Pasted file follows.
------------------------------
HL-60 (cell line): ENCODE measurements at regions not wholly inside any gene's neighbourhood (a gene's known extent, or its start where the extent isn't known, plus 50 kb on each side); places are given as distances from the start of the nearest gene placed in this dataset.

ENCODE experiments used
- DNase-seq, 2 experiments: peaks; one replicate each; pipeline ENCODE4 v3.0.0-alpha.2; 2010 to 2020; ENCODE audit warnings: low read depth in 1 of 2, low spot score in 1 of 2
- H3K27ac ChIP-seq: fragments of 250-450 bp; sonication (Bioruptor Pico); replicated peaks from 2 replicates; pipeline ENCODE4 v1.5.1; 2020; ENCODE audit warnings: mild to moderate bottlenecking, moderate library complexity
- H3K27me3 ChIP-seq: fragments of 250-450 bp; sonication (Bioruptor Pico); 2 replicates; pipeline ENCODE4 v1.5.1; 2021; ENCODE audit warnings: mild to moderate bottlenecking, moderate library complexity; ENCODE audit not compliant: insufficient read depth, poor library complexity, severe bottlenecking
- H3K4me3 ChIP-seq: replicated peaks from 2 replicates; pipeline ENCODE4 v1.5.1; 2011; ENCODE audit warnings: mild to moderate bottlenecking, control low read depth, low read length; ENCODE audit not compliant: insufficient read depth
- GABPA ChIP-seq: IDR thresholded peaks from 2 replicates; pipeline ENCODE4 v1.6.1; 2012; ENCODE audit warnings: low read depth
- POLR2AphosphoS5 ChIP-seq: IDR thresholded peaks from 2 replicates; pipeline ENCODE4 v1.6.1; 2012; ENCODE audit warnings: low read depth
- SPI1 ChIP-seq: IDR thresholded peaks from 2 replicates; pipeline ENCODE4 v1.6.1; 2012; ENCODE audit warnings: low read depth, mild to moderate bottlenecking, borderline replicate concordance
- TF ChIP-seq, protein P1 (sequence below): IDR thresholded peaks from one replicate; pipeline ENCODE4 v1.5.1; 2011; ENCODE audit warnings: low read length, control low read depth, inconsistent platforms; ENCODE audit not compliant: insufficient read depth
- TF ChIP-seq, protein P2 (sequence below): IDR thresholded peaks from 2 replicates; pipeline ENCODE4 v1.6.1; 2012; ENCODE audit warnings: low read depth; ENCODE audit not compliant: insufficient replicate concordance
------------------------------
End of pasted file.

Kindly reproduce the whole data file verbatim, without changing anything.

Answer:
HL-60 (cell line): ENCODE measurements at regions not wholly inside any gene's neighbourhood (a gene's known extent, or its start where the extent isn't known, plus 50 kb on each side); places are given as distances from the start of the nearest gene placed in this dataset.

ENCODE experiments used
- DNase-seq, 2 experiments: peaks; one replicate each; pipeline ENCODE4 v3.0.0-alpha.2; 2010 to 2020; ENCODE audit warnings: low read depth in 1 of 2, low spot score in 1 of 2
- H3K27ac ChIP-seq: fragments of 250-450 bp; sonication (Bioruptor Pico); replicated peaks from 2 replicates; pipeline ENCODE4 v1.5.1; 2020; ENCODE audit warnings: mild to moderate bottlenecking, moderate library complexity
- H3K27me3 ChIP-seq: fragments of 250-450 bp; sonication (Bioruptor Pico); 2 replicates; pipeline ENCODE4 v1.5.1; 2021; ENCODE audit warnings: mild to moderate bottlenecking, moderate library complexity; ENCODE audit not compliant: insufficient read depth, poor library complexity, severe bottlenecking
- H3K4me3 ChIP-seq: replicated peaks from 2 replicates; pipeline ENCODE4 v1.5.1; 2011; ENCODE audit warnings: mild to moderate bottlenecking, control low read depth, low read length; ENCODE audit not compliant: insufficient read depth
- GABPA ChIP-seq: IDR thresholded peaks from 2 replicates; pipeline ENCODE4 v1.6.1; 2012; ENCODE audit warnings: low read depth
- POLR2AphosphoS5 ChIP-seq: IDR thresholded peaks from 2 replicates; pipeline ENCODE4 v1.6.1; 2012; ENCODE audit warnings: low read depth
- SPI1 ChIP-seq: IDR thresholded peaks from 2 replicates; pipeline ENCODE4 v1.6.1; 2012; ENCODE audit warnings: low read depth, mild to moderate bottlenecking, borderline replicate concordance
- TF ChIP-seq, protein P1 (sequence below): IDR thresholded peaks from one replicate; pipeline ENCODE4 v1.5.1; 2011; ENCODE audit warnings: low read length, control low read depth, inconsistent platforms; ENCODE audit not compliant: insufficient read depth
- TF ChIP-seq, protein P2 (sequence below): IDR thresholded peaks from 2 replicates; pipeline ENCODE4 v1.6.1; 2012; ENCODE audit warnings: low read depth; ENCODE audit not compliant: insufficient replicate concordance